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New Western Canada Cow-Calf Survey shows trends and opportunities

Plus, highlights of the Western Canada Cow-calf Survey

New Western Canada Cow-Calf Survey shows trends and opportunities

Results from the 2014 Western Canadian Cow-Calf Survey (WCCCS) show some interesting industry trends and changes in management practices since the last survey was conducted 16 years ago in Alberta.

The 2014 WCCCS was rolled out to producers from British Columbia to Manitoba from November 2014 to February 2015 and asked 58 questions — some new and some the same as in the 1998 survey — about their 2014 calf crop, beginning with the 2013 breeding season. The average age of respondents was 50, just below the average age of all western Canadian farmers, which is 54. Most (86 per cent) were male and had been raising cattle for at least 25 years, and had commercial herds.

“The cow-calf survey was done to generate an updated set of benchmarks for producers to compare to and to guide extension and researchers,” says Kathy Larson, beef economist with the Western Beef Development Centre.

“Cow-calf producers should calculate their production indicators on an annual basis, however, it can be useful to compare numbers to see if they are on the right track with the overall industry.

Later calving

Some interesting changes from the previous survey include the shifting of the calving season to later in the year. Sixty per cent of respondents calve in March and April compared to a February calving start back in 1998. About seven per cent of cows in the 2014 survey were found open during preg checking — up about three percentage points from 1998. “An increase in the average open rate is not favourable, and has been raised by producers as an area requiring further investigation and research,” says Larson.

There are improvements in calving distribution, with 55 per cent of females calving in the first 21 days compared to 48 per cent in the previous survey. About 42 per cent met or exceeded the recommended target of 60 per cent calving within 21 days of the calving season start. Average herd size has also increased by about one-third with around 170 females calving per operation in 2014.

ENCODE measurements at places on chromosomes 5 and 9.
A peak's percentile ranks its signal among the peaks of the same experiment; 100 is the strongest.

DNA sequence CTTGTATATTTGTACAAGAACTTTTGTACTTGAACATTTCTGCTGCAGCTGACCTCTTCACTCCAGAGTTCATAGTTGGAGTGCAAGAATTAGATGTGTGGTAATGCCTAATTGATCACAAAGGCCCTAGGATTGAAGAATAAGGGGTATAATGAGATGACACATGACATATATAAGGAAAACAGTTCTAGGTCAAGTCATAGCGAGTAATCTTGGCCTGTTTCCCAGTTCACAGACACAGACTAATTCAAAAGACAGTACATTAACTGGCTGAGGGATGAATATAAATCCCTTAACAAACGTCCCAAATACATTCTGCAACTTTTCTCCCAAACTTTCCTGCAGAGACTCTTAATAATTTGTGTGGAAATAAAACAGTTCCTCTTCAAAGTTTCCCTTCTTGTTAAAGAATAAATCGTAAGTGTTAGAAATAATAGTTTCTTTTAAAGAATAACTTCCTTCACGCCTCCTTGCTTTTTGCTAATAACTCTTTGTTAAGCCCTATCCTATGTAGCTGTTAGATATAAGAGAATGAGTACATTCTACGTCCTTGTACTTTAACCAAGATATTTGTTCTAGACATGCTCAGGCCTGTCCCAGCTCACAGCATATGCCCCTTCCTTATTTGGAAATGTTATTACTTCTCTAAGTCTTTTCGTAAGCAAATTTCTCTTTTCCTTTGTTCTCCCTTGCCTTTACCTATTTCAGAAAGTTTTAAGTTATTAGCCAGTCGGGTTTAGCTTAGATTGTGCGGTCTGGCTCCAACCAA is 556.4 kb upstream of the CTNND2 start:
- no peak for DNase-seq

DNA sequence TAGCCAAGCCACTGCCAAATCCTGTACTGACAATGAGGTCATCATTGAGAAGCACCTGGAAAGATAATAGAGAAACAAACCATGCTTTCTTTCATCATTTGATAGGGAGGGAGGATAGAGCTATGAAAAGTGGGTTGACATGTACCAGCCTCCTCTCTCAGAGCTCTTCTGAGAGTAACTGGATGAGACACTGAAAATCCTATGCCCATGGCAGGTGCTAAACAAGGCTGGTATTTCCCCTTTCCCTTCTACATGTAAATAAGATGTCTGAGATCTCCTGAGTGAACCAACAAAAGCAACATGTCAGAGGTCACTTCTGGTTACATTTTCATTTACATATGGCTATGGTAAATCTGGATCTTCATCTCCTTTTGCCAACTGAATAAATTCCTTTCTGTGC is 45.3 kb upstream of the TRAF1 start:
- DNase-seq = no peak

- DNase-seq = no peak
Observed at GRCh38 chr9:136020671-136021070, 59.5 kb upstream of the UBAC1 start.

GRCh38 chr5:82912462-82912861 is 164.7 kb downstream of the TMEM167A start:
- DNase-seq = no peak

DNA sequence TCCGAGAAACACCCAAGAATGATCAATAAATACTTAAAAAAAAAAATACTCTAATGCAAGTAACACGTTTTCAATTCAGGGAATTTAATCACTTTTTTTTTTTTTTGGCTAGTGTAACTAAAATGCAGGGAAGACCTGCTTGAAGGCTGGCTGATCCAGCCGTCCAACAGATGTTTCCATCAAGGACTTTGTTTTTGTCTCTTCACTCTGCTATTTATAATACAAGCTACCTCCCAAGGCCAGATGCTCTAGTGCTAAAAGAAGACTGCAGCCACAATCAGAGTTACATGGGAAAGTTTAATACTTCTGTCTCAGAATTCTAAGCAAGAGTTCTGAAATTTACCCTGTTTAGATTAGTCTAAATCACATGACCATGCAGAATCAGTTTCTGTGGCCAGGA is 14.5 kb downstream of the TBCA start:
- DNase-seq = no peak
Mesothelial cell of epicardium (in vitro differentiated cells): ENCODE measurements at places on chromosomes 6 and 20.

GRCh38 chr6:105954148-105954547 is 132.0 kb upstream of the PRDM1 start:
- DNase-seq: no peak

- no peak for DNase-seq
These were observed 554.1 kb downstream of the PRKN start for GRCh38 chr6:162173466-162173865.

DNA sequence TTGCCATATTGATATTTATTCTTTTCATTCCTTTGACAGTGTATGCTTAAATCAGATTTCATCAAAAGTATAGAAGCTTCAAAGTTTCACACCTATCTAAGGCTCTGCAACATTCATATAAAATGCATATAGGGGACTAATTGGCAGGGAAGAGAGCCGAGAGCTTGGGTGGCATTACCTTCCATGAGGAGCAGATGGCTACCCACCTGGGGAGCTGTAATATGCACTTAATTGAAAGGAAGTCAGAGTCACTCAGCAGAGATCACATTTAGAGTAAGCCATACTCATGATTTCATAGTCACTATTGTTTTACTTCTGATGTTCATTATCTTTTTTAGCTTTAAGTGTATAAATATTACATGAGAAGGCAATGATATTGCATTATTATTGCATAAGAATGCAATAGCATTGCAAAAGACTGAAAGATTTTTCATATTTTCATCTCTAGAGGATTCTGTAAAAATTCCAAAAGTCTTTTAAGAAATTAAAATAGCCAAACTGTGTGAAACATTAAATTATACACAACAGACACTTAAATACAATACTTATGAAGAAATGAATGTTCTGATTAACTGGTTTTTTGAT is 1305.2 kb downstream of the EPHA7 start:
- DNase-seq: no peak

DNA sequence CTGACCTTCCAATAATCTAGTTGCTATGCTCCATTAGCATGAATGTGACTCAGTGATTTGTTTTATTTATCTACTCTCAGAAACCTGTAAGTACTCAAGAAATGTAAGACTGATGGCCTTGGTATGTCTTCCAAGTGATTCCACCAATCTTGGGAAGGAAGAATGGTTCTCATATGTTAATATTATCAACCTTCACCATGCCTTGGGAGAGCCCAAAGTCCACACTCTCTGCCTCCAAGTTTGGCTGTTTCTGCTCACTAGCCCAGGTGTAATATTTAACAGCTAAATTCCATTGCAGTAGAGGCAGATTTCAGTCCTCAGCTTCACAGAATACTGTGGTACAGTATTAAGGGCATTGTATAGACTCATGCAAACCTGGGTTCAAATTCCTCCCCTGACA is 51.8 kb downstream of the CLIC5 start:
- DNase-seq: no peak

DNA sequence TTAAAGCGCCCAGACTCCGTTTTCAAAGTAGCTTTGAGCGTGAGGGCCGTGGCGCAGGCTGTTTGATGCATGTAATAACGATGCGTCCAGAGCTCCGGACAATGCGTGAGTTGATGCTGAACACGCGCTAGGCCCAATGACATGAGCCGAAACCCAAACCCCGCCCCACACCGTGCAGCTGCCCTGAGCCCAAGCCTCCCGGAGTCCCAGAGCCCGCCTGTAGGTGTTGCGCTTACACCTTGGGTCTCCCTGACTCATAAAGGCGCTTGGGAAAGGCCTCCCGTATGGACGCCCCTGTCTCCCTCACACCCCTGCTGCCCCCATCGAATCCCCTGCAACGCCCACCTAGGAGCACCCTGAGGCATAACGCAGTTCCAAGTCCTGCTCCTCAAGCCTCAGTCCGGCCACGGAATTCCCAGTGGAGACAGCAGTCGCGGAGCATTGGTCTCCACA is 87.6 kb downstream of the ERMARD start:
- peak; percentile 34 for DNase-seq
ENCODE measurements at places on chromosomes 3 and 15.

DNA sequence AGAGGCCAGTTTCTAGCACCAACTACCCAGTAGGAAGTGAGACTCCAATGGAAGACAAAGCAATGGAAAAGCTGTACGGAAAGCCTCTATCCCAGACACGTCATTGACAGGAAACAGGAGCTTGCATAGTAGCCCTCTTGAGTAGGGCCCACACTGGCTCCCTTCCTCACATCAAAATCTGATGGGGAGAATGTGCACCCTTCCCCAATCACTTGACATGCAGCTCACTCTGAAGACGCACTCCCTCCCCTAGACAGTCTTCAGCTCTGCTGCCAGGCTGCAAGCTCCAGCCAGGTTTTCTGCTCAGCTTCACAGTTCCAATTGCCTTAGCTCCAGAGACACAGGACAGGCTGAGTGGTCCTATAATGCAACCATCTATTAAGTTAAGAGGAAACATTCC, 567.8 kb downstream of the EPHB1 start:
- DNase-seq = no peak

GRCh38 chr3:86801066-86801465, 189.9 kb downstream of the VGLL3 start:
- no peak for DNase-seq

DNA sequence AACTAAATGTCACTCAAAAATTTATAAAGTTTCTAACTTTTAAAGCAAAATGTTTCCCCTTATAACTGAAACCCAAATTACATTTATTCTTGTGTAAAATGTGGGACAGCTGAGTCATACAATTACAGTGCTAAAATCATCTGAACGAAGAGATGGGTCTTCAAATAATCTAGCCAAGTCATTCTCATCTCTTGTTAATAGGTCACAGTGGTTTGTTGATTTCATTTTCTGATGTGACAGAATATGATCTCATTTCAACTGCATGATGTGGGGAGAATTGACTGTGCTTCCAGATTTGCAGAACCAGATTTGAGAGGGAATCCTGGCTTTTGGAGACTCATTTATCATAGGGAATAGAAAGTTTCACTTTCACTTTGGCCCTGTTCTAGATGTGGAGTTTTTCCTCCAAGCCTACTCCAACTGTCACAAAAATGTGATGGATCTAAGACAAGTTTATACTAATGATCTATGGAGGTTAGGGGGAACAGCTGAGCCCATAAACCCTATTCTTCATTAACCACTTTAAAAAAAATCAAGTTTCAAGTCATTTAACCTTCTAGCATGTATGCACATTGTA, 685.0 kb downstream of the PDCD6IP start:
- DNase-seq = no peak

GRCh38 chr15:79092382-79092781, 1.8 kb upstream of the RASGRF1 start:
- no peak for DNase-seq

“Even as herds increase in size, the importance of adhering to recommended reproduction management practices has not been overlooked,” says Larson. “Seeing increases in the utilization of pregnancy checking and bull evaluation, and improvements to calving distribution are encouraging.”

Improved management

Less than half of producers pregnancy checked their cows in 1998, and that figure has risen to 60 per cent today. In addition 64 per cent of producers are now semen-testing their bulls, up from 51 per cent. But there is still some room for improvement, says Larson, especially in the area of breeding season length.

“We recommend exposing breeding cows for 63 days or less, and heifers should be bred earlier than the rest of the cows given their longer post-partum interval. Heifers need 80 to 100 days post-partum for breeding, compared to 50 to 60 days for cows, says Larson.

“More than 90 per cent of the producers who responded have an average breeding season length of 92 days for cows and 89 days for heifers. Only 26 per cent of producers were exposing their heifers earlier than their cows.

Calving season length was also longer than recommended in most cases — 92 days for cows and 66 days for heifers. The suggested ideal calving span is 60 to 80 days to allow the most efficient use of labour, produce a more uniform calf crop, and improve productive and reproductive efficiency.

Fewer than 25 per cent of respondents indicated that they used growth implants on their 2014 calves, which is still a surprisingly low number, says Larson. “A two-dollar implant easily pays for itself in increased wean weights,” she says.

Feeding and grazing practices have changed significantly since the last survey. Forty-seven per cent of producers now test their feed for quality, up from 30 per cent, and more producers are utilizing extensive feeding — such as bale grazing, swath grazing, rolled-out forage, crop residue, standing corn or stockpiled grazing as part of their winter feeding regimen.

Rotational grazing is now the most common management practice on both native and tame pastures. Although pasture rejuvenation is one area where there is still room for improvement. A third of respondents never rejuvenate pastures, 38 per cent rejuvenate once every 11 or more years, and 25 per cent every six to 10 years. Only 3.4 per cent rejuvenated pasture every one to five years.

“Pasture is the cheapest feed source and there is a need to rejuvenate pastures as they age,” says Larson.

The Western Canadian Cow-Calf Survey is a collaborative effort involving provincial producer associations, provincial Ministry of Agriculture specialists, the Beef Cattle Research Council, CanFax, and the Western Beef Development Centre.

Click here to view or download the overall results summary of the 2014 WCCCS.

About the author


Angela Lovell

Angela Lovell is a freelance writer based in Manitou, Manitoba. Visit her website at or follow her on Twitter @angelalovell10.



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